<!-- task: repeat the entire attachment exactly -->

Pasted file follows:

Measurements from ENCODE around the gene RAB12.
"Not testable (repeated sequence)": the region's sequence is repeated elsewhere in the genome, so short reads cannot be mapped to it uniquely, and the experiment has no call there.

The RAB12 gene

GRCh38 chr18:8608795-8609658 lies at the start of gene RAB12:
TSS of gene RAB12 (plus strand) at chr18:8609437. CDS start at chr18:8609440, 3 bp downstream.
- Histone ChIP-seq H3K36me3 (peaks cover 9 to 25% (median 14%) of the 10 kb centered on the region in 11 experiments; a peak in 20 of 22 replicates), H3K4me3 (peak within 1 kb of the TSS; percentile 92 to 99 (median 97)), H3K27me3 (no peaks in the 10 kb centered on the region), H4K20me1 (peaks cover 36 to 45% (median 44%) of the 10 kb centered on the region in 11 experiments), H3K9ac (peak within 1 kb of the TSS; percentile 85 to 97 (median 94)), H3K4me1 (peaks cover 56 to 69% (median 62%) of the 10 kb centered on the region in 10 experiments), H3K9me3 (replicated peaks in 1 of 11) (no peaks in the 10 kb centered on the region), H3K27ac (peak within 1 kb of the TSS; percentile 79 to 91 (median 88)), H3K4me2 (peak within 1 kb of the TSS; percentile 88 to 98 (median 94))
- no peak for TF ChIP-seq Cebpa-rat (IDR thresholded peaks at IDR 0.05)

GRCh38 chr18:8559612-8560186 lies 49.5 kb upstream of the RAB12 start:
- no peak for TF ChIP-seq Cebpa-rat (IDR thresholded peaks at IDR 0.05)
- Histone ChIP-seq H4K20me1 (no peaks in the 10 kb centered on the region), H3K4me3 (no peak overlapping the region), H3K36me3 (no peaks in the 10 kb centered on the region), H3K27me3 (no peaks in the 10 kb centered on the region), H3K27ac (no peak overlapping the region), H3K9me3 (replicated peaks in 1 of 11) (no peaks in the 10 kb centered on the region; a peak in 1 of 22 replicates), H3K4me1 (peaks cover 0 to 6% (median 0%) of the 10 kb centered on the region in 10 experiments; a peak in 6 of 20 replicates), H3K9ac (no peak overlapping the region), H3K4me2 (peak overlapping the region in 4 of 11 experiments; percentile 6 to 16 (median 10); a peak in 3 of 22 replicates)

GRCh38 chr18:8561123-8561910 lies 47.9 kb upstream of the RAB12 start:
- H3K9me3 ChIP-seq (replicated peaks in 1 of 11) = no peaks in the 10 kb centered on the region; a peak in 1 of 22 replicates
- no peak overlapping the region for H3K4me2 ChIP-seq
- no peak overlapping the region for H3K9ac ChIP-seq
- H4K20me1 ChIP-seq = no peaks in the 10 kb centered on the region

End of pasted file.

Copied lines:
Measurements from ENCODE around the gene RAB12.
"Not testable (repeated sequence)": the region's sequence is repeated elsewhere in the genome, so short reads cannot be mapped to it uniquely, and the experiment has no call there.

The RAB12 gene

GRCh38 chr18:8608795-8609658 lies at the start of gene RAB12:
TSS of gene RAB12 (plus strand) at chr18:8609437. CDS start at chr18:8609440, 3 bp downstream.
- Histone ChIP-seq H3K36me3 (peaks cover 9 to 25% (median 14%) of the 10 kb centered on the region in 11 experiments; a peak in 20 of 22 replicates), H3K4me3 (peak within 1 kb of the TSS; percentile 92 to 99 (median 97)), H3K27me3 (no peaks in the 10 kb centered on the region), H4K20me1 (peaks cover 36 to 45% (median 44%) of the 10 kb centered on the region in 11 experiments), H3K9ac (peak within 1 kb of the TSS; percentile 85 to 97 (median 94)), H3K4me1 (peaks cover 56 to 69% (median 62%) of the 10 kb centered on the region in 10 experiments), H3K9me3 (replicated peaks in 1 of 11) (no peaks in the 10 kb centered on the region), H3K27ac (peak within 1 kb of the TSS; percentile 79 to 91 (median 88)), H3K4me2 (peak within 1 kb of the TSS; percentile 88 to 98 (median 94))
- no peak for TF ChIP-seq Cebpa-rat (IDR thresholded peaks at IDR 0.05)

GRCh38 chr18:8559612-8560186 lies 49.5 kb upstream of the RAB12 start:
- no peak for TF ChIP-seq Cebpa-rat (IDR thresholded peaks at IDR 0.05)
- Histone ChIP-seq H4K20me1 (no peaks in the 10 kb centered on the region), H3K4me3 (no peak overlapping the region), H3K36me3 (no peaks in the 10 kb centered on the region), H3K27me3 (no peaks in the 10 kb centered on the region), H3K27ac (no peak overlapping the region), H3K9me3 (replicated peaks in 1 of 11) (no peaks in the 10 kb centered on the region; a peak in 1 of 22 replicates), H3K4me1 (peaks cover 0 to 6% (median 0%) of the 10 kb centered on the region in 10 experiments; a peak in 6 of 20 replicates), H3K9ac (no peak overlapping the region), H3K4me2 (peak overlapping the region in 4 of 11 experiments; percentile 6 to 16 (median 10); a peak in 3 of 22 replicates)

GRCh38 chr18:8561123-8561910 lies 47.9 kb upstream of the RAB12 start:
- H3K9me3 ChIP-seq (replicated peaks in 1 of 11) = no peaks in the 10 kb centered on the region; a peak in 1 of 22 replicates
- no peak overlapping the region for H3K4me2 ChIP-seq
- no peak overlapping the region for H3K9ac ChIP-seq
- H4K20me1 ChIP-seq = no peaks in the 10 kb centered on the region